Sunday, June 26, 2005

The Science of Global Warming -- Antarctica ice gets thicker?

Link: Science -- This Week in Science {24 June 2005; 308 (5730)}.

Research by Davis, et. al., published in Science on Friday indicates that snow added to Antarctica's ice sheets by changing climate patterns may mitigate sea level rise accompanying global warming.  In the same issue, David Vaughan cautions that the mass balance or balance of thickening and thinning areas in Antartica is unclear -- and thus the contribution of the Antartica ice sheets to global sea level remains uncertain.

Research by Bassett et al. (published online Science Express 23 Jun 2005) suggests historically that Antartica's contribution to global sea level is larger than thought.  Sea level simulations   The study modeled the influence of Earth and ice processes on sea level. Previous attempts to simulate the sea level rise due to the melting of ice sheets 14,000 to 9,000 years ago failed to explain sea-level changes in some places. This study shows that a model combining a stiff lower mantle and rapid melting of Antarctic ice sheets better explains data on historic global sea changes.  These results provide another line of evidence that Antarctic ice may be responsible for more of the deglacial sea level rise than previously thought.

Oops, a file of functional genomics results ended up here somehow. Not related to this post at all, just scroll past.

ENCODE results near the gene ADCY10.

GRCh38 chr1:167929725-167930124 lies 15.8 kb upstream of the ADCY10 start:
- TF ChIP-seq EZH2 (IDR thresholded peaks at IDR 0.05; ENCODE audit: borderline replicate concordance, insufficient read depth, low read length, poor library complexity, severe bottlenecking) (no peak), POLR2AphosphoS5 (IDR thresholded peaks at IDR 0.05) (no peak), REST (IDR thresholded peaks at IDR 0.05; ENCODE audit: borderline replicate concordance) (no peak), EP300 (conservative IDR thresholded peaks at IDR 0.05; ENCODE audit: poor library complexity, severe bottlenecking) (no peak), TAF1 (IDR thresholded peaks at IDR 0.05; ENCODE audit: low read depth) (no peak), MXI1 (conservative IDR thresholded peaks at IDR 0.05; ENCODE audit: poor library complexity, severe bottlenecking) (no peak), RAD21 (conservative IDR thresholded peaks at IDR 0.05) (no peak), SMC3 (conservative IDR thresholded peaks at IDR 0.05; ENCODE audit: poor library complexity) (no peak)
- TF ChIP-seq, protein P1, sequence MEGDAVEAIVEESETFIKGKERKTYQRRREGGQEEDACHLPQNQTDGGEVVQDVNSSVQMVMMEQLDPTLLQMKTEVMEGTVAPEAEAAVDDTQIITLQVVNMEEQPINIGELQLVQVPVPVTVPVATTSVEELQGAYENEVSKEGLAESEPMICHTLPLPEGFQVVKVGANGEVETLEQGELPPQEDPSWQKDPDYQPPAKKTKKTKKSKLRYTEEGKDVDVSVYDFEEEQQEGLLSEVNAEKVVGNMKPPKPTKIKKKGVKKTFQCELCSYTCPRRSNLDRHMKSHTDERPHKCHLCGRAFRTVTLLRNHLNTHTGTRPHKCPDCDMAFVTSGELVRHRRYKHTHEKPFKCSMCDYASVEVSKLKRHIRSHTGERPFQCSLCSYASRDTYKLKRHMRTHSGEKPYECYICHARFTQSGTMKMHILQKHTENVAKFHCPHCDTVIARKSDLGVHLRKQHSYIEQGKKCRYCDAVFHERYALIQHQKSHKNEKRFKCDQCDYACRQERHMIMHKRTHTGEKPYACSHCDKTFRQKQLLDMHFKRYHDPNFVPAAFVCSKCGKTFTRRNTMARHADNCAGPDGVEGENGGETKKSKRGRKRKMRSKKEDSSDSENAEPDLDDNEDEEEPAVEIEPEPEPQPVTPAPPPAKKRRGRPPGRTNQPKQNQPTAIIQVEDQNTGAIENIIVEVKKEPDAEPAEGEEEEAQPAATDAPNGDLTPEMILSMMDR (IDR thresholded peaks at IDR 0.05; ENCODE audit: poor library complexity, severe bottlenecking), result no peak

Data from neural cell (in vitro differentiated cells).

http://lawprofessors.typepad.com/environmental_law/2005/06/the_science_of__3.html

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